Templates for product release forms in GMP-controlled environments are sensitive documents. Their GMP-compliant handling requires strict control of their release, use, forwarding and accounting. What FDA inspectors found during their visit at the site of the Chinese API manufacturer Henan Lihua Pharmaceutical, however, was far behind the minimal standards for document management as it can be expected at a GMP-regulated facility. Apart from the fact that release documents were freely available, the inspectors also criticised the use of analytical software for in-process and quality control that had not been configured in a GMP-compliant manner.
The warning letter issued six months later included the following details:
Numerous blank records and stamps had been freely available in the office of the production area, the lock of which had been defective. The forms were already marked with a "Permitted to Leave Factory" stamp even though they were still blank. Company's response: stamping the forms in advance facilitates the release process. The employee responsible for documentation was not aware that the broken lock posed a risk. SOP will be adjusted and personnel trained again.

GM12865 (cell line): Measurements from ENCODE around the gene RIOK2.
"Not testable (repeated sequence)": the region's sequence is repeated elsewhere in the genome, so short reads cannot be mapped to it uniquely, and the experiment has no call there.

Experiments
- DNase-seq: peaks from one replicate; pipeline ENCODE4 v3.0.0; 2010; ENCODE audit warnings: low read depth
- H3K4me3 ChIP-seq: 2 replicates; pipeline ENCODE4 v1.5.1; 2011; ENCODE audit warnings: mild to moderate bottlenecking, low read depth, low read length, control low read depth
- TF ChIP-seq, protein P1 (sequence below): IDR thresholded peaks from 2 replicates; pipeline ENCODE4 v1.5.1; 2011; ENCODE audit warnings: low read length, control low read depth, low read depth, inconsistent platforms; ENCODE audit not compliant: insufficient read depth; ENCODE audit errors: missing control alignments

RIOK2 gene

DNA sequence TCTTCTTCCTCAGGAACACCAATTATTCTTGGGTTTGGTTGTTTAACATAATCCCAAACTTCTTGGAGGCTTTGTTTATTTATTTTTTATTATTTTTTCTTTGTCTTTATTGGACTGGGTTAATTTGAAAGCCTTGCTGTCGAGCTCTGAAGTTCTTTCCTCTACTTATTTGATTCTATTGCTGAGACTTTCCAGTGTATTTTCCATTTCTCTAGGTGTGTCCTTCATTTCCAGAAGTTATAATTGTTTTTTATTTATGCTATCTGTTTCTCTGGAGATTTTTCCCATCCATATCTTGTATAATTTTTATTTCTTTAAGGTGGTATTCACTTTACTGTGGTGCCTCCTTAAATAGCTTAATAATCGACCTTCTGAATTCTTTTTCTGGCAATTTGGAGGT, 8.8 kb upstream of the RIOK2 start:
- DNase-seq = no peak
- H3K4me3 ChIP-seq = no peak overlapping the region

The analysis instrument used for stability testing (what analytical method was used is not mentioned in the warning letter) had been used directly after the in-process analysis stability testing. After reviewing the audit trail, the inspector observed that the software was configured to continuously use the "preview run" function. Thereby, the data from the preceding analysis run was overwritten each time and only the data from the last analysis saved. The period between the individual (overwritten) runs equalled the exact time it took to prepare a run (sample, blank sample, standard). Such a procedure, where raw data is deleted, is a fraud attempt in the eyes of the FDA inspectors. Company's response: the requirement to save data from previous analysis runs has not been known. Analyses instruments with new software will be procured.
For the FDA, such responses are inadequate since they don't concentrate on the actual problem, which lies in the quality culture. There was no evidence for the inspectors that the personnel had been trained appropriately and that GMP-compliant workflows had been established - especially in the quality control unit. It is not enough to replace hardware and software. Rather, suitable control procedures should be established, after which raw data is to be saved and audit trails are to be reviewed.